Eamon's walk on the (slightly) wild side . . .
A Life in the Wild By Eamon de Buitlear Gill and Macmillan, ?24.99 Eamon de Buitlear must have led an exciting and eventful life, packed with incident, every day a different scenario, making music, making films, tramping the countryside, exploring mountain tops and river beds, thrown into the company of all kinds of interesting people.
A Life in the Wild By Eamon de Buitlear
Gill and Macmillan, ?24.99 Eamon de Buitlear must have led an exciting and eventful life, packed with incident, every day a different scenario, making music, making films, tramping the countryside, exploring mountain tops and river beds, thrown into the company of all kinds of interesting people.
I am sure he did. At one point in his career he was a household name on RTE, even after his famous partnership with Gerrit Van Gelderen had ended. His life surely was not one of daily slog, office politics, cups of tea and the occasional night out with his patient wife or a few pints with the lads after a rugby match. But for almost half of this book you might be forgiven for wondering.
Where is the drama? Where are the details? They are not here to any great extent, either due to excessive editing or because the author did not record them or did not undertake sufficient research when memory failed.
It is easy to be dismissive of the early part of the book, outlining family and childhood: viz "The best part of schooldays were the long summer holidays. Then I was confined to bed with the chickenpox."
His father was a middle ranking Army officer whom we discover to have been an aide de camp to President Douglas Hyde by virtue of a photograph, but the book reveals no details. Both mother, from West Waterford, and father were fluent Irish speakers and it was the language of communication in the family. This was in the 1930s when there was still much fresh national identity enthusiasm that had come to the surface with the emergence of the new State.
The family lived in what must have been a substantial house in Wicklow and the boys went to Blackrock College. No rural poverty here, then.
The author's early working career was as an assistant in Garnett and Keegan's and Helys selling rods and tackle and shotguns and this is where he first met Sean O Riada, who, in a country squire phase in West Cork, came in one day looking for a gun.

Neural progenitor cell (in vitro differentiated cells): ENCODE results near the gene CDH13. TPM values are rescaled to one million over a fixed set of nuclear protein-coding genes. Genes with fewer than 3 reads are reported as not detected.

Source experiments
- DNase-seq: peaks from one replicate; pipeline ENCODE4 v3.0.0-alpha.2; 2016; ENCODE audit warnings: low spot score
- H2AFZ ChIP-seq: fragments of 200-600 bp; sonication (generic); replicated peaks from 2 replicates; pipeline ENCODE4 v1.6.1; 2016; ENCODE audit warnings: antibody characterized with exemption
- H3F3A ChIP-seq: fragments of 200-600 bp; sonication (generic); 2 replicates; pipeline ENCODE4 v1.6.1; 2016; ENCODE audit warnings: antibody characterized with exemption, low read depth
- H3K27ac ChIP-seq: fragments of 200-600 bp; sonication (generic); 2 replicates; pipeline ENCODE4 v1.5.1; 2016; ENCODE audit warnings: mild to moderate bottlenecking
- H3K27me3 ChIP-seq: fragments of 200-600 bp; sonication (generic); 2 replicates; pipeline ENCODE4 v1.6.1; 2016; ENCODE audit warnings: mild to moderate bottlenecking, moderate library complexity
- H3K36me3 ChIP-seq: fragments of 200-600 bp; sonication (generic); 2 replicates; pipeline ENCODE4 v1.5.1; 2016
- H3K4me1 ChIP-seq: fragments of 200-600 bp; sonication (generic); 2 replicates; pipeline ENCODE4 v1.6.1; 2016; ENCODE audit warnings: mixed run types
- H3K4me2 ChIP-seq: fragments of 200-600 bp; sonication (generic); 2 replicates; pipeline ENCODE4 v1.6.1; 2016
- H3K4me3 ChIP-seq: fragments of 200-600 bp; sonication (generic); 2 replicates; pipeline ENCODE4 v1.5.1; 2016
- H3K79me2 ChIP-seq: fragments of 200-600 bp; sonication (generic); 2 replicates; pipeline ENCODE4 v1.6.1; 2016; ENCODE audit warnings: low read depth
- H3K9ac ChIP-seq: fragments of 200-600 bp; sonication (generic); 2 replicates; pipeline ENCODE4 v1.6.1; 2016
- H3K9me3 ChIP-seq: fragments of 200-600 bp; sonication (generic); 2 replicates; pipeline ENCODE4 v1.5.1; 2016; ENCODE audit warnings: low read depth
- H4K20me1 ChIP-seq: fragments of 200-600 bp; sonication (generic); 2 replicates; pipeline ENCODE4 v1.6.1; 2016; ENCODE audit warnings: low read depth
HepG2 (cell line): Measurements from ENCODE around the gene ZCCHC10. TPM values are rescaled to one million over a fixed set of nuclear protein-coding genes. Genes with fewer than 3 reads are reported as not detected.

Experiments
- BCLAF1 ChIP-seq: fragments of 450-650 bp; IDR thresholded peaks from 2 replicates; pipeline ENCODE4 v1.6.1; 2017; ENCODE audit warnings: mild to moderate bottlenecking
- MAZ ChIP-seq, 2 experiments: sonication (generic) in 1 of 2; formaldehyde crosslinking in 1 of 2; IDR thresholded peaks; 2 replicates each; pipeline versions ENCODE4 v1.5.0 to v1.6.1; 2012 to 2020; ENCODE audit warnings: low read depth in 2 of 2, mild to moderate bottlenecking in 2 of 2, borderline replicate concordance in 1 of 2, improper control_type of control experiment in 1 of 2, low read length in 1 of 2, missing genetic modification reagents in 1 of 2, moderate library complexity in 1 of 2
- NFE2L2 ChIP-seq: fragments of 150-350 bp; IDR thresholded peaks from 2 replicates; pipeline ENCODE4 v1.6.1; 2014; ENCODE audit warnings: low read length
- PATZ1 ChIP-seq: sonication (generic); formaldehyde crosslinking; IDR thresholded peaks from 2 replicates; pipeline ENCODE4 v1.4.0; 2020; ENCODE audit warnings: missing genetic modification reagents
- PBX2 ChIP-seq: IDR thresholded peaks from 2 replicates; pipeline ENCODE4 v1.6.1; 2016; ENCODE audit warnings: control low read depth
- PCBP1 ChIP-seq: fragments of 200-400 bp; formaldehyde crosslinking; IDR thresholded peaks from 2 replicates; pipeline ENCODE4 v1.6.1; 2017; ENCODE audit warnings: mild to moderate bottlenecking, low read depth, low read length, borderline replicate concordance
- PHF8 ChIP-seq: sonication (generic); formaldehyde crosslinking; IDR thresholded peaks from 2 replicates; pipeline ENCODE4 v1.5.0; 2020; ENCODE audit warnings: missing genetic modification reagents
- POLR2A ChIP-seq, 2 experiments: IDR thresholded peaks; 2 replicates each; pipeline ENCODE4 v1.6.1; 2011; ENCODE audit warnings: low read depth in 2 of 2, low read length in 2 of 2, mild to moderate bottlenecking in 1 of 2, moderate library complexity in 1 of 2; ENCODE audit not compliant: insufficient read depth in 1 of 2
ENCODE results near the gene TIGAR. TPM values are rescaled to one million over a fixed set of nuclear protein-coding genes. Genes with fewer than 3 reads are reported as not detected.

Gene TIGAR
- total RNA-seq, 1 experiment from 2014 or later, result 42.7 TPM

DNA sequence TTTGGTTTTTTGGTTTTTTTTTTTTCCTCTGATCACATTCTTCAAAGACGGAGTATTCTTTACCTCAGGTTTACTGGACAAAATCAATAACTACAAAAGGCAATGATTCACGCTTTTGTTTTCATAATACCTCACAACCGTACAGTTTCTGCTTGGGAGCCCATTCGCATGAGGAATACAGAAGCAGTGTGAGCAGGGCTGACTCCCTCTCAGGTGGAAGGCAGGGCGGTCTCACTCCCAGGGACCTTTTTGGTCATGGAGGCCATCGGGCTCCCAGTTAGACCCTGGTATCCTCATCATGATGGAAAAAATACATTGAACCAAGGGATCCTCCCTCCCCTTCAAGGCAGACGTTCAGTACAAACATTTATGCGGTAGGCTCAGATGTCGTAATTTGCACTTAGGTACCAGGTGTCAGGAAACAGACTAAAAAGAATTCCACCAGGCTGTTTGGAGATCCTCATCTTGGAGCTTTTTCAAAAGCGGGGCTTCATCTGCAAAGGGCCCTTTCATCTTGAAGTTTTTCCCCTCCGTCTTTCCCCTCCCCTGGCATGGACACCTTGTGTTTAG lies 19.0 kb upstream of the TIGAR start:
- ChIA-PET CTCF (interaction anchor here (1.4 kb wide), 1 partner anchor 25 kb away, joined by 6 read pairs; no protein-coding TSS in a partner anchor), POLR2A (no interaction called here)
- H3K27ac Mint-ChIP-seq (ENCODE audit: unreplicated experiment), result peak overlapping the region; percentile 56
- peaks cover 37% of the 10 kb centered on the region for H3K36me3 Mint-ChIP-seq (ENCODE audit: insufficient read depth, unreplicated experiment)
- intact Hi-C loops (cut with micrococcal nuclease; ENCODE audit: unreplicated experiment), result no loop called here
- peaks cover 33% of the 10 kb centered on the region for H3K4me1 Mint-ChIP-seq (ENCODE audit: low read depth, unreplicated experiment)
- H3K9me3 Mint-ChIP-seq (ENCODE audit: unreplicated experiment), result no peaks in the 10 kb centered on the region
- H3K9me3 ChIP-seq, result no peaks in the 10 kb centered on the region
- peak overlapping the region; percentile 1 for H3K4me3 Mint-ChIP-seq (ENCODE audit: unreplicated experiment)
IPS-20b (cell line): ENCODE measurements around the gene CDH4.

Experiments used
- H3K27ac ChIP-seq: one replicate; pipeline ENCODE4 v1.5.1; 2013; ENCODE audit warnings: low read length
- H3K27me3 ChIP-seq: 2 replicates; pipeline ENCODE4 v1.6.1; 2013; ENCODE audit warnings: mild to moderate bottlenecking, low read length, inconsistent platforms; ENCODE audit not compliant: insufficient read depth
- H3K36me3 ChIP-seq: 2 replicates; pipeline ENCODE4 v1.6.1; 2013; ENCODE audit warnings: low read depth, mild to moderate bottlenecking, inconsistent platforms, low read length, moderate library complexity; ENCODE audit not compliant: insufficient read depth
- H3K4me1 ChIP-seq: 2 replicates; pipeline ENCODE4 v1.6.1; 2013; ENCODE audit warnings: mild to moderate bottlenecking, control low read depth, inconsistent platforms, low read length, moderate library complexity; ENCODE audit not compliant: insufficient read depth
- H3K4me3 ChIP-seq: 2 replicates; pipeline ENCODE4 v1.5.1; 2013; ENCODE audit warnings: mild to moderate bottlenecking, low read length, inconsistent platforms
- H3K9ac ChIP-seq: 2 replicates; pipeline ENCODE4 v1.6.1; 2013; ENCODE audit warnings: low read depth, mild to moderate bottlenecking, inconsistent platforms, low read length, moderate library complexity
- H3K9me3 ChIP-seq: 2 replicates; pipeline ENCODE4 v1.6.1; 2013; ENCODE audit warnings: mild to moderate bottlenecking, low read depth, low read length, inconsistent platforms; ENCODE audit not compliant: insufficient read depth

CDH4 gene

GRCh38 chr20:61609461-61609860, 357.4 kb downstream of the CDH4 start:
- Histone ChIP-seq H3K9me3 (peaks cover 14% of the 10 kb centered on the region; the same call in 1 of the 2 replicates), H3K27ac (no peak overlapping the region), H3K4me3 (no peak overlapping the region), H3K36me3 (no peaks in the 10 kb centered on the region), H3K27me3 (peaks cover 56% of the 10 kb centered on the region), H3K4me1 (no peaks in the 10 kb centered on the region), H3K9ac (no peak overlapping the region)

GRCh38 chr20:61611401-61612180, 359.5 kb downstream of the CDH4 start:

Another customer was Fachtna O hAnnrachain, director of music on Radio Eireann, who asked de Buitlear to submit a script in Irish for a traditional music series. De Buitlear didn't lack initiative and eventually went into business on his own selling rods and, eventually, singing birds and children's pets! But the music was always there, the interest being sparked off by early visits to the Gaeltacht, Saturday night ceilis in Barry's Hotel and visits to the Pipers' Club in Thomas Street.
The book at last begins to catch some inspirational rhythm with insights into the beginnings of O Riada's Ceoltoiri Chualann, revealing eccentricities of the man himself as composer, organiser and aspiring movie mogul. There are also mysteries of missing cans of film and it would be interesting to find out what really became of the movie of The Playboy starring Siobhan MacKenna as Pegeen Mike with music by O Riada.
On then to life in the wild and the travels and TV programmes that established de Buitlear as a household name - not to mention his sojourn in the Seanad and activities with various heritage groups. And suddenly, after the early pedantry, there are flashes of brilliant descriptive writing about filming an otter mother and cubs, for example, and, almost as a throwaway, a superb vignette of a friend, Sid Neff, stalking and catching a three pound trout on the Meath Blackwater. These are the tantalising details that the author has starved us of!
Perhaps there was just too much to pack between hard covers but the real reason could well be the man's modesty. Not many TV personalities would reveal a school classroom visit (recent) by the famous wildlife filmmaker who was unrecognised by the children assembled before him.
When the teacher asked someone to name him 30 hands shot up. She pointed at one. "Seamus, tell me who he is." "The inspector," shouted the lad enthusiastically.
Joe Kennedy writes a nature column each week for the Sunday Independent